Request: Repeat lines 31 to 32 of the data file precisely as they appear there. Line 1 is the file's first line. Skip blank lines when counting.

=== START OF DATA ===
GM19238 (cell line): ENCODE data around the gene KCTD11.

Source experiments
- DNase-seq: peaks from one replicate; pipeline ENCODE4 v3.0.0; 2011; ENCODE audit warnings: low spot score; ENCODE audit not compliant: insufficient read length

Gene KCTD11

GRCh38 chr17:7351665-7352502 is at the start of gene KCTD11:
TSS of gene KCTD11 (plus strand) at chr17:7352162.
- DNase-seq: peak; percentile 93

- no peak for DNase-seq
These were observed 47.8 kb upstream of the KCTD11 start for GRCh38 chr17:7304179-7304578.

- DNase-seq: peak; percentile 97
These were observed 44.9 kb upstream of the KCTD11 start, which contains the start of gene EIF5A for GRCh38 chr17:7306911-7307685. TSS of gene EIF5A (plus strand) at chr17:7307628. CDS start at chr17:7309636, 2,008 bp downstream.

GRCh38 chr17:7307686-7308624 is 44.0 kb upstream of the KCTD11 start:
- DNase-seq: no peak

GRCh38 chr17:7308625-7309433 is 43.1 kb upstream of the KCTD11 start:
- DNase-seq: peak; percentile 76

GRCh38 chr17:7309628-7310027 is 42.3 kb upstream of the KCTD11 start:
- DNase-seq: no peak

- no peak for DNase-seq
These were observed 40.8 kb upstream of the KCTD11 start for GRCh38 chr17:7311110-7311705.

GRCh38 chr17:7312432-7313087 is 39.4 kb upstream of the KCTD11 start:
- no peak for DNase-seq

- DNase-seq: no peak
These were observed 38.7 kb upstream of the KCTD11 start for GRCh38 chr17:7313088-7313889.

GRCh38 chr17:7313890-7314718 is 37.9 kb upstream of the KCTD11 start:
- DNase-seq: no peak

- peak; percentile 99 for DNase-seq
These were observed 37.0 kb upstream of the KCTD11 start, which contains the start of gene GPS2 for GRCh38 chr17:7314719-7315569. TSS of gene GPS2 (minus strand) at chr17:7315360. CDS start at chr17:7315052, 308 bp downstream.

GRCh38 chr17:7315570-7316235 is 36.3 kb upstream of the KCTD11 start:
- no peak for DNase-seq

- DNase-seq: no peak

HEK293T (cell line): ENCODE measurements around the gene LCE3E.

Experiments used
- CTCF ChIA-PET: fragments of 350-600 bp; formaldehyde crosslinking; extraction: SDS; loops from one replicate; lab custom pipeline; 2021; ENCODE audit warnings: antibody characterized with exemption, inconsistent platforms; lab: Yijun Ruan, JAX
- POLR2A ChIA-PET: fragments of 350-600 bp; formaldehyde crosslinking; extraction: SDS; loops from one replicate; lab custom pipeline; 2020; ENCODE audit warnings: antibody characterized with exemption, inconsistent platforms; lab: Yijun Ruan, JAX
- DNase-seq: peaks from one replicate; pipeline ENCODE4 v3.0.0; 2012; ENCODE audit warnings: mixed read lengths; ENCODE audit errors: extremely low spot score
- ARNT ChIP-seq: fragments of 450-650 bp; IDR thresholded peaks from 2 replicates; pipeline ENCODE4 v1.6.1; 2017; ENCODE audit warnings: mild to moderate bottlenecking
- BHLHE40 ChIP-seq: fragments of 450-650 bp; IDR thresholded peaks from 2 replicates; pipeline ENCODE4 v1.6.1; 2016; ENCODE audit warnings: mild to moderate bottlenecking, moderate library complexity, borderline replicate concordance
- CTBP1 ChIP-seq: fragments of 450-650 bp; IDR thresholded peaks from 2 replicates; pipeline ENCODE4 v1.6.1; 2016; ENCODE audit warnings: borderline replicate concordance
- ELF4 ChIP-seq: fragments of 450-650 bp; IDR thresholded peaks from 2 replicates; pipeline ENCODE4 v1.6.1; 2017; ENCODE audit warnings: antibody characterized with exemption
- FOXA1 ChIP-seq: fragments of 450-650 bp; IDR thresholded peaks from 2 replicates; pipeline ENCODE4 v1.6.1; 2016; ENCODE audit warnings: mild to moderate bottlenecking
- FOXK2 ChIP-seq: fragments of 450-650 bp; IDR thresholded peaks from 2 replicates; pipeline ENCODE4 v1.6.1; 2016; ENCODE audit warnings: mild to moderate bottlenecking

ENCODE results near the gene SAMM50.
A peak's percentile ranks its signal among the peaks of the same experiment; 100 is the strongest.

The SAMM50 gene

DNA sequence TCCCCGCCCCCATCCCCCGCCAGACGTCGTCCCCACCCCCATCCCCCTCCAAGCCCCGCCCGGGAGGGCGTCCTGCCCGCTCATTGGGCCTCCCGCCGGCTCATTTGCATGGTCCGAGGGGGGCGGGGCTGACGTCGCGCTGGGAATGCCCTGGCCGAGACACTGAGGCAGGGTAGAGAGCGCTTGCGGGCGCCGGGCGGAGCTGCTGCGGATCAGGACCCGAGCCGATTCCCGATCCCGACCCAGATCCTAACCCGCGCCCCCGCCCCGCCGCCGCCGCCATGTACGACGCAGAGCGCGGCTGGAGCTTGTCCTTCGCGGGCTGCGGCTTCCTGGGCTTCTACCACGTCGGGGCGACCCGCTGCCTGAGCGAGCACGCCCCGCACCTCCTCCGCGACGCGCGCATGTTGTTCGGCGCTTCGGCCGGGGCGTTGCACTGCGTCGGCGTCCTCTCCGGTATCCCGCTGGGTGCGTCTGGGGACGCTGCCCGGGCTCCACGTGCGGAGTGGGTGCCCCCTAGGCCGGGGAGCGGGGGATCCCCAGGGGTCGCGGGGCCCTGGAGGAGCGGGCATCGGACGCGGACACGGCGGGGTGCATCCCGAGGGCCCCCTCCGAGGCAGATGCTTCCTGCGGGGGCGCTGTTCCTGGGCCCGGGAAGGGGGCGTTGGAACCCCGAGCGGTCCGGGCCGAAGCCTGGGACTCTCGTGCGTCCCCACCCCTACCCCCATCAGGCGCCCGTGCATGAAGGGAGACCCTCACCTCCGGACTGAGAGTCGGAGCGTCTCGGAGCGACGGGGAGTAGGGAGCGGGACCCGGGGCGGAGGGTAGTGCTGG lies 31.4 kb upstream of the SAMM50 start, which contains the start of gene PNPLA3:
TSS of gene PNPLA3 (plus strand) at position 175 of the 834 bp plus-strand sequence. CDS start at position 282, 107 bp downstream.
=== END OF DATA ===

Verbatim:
HEK293T (cell line): ENCODE measurements around the gene LCE3E.

Experiments used